Bradley Shammas’s began his career at Conaway & Conaway. There, he worked for six years as a paraplanner.
Conaway & Conaway sold a variety of commissioned financial products. They also charged financial planning for a fee. The firm hit an issue with compliance that required a break-up of the company. As part of that break-up, Shammas launched his own investment management firm, IWM Financial. Shammas took the managed accounts and annuities to his new firm.
This case study is more akin an internal succession plan than anything else. (Or perhaps this falls into the category of an Exit Plan. You be the judge!) This is because Shammas did not specifically seek out soon-to-be-retiring financial advisors for purposes of buying their financial planning practice. Despite this distinction, there are still several best practices to note from Shammas’s experience.
Leveraging Outside Experts
As with other Exit planning interviewees, Shammas utilized the services offered by FP Transitions. The $7,500 fee charged by FP Transitions was shared equally between Shammas and his counterparts at Conaway and Conaway.
And just like the Exit plan of now-retired financial advisor Ian Kutner, Shammas brought in an attorney to review the boilerplate succession planning template supplied by FP Transitions. The additional $3,000 charged for attorney services was well worth the cost, opined Shammas. This is because Shammas did not want to use the typical free attorney supplied by his broker-dealer. The reason being was that Shammas was cognizant of the obvious conflict of interest for the B/D’s attorney. Shammas knew that an in-house attorney offered by the broker-dealer would do as much as possible to keep clients assets custodied with the broker-dealer.
The price for the book of business was determined by the conventional multiple of revenue metric. Using a multiple of revenue is likely more applicable given that the item for sale was simply a book of clients – and not an entire business. Other metrics, such as profitability, may be more useful when overhead expenses are involved.
The book of business contained 108 households. The vast majority of the business was commissioned-based. In calculating the sale price for the entire book, there was not a clear delineation and distinct valuation for between recurring and non-recurring revenue. Not segregating recurring from non-recurring revenue for the purposes of valuation may be considered unconventional.
Tax Treatment & Terms of the Sale
The sale terms required a down payment of roughly 4.5%, with a seller-financed note at 6% for seven (7) years to pay the balance of the sale price. Currently, the note payment consumes roughly one-third of the IWM Financials’ annual revenue.
Why such a relatively small down payment? It was all that Shammas had available. The fact that Conaway & Conaway were willing to settle for such a small down payment speaks to the fact that Conway & Conway was willing to do whatever possible to make the deal with Shammas work.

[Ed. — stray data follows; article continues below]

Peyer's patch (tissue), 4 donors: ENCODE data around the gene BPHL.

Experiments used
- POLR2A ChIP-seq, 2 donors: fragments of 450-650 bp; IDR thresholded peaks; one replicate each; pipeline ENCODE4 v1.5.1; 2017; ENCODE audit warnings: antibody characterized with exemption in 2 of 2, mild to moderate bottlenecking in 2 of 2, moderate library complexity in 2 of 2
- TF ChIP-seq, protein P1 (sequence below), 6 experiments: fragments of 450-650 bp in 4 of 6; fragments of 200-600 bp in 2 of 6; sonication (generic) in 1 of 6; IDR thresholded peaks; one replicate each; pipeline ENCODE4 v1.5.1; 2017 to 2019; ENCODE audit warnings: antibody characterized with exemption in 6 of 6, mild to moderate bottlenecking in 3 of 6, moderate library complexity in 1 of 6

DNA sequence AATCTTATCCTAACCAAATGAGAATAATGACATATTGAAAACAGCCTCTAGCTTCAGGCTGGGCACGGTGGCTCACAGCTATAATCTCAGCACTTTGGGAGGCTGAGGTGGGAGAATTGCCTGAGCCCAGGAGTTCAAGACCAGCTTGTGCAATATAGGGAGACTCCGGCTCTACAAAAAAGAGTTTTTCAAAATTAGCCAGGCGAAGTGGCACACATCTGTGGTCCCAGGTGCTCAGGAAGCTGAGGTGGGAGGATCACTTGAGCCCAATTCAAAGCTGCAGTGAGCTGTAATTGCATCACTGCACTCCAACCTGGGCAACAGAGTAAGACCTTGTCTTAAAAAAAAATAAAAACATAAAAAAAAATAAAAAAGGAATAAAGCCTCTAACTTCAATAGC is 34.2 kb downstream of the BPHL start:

Per the terms of the sale, Shammas is restricted from selling the business for two years. The seller, Conway & Conway, is restricted from selling the seller-financed note for six years. A non-compete clause was also part of the agreement.
Most of the firm’s sale price was categorized as Goodwill, giving the sellers better tax treatment (i.e. long-term capital gains). The balance of the sale price was structured as compensation for consulting services provided by the seller, with the seller working to facilitate a smooth client transition over to Shammas’s new firm. This last part is critical. This is because Shammas believes that the strength of the client relationship is made this succession plan successful.
What’s Next for Shammas
Shammas’s long-term plan is to move the assets inside the commissioned products held by his clients into a fee-based model. Much like Ian Kutner, Shammas sees the AUM billing as the future.
Given the terms of the seller-financed note, Shammas may refinance with a lender such as Live Oak Bank. Refinancing into a longer note will ease the strain on the business’s cash flow.
Shammas does not see himself buying another book of business in the near future. This makes sense, especially since buying a book of business was never Shammas’s career goal . The succession (exit?) planning opportunity only came about because Shammas’s previous employer faced compliance challenges.
Between now and his ultimate retirement from the industry (though a long way off), Shammas emphasized the importance of categorizing clients in his CRM. Shammas hopes that demographic and psychographic categorization will make his book more valuable to future potential buyers.
Bradley Shammas offers Securities and Advisory Services offered through Client One Securities, LLC Member FINRA/SIPC and an Investment Advisor. IWM Financial, Inc. and Client One Securities, LLC are not affiliated.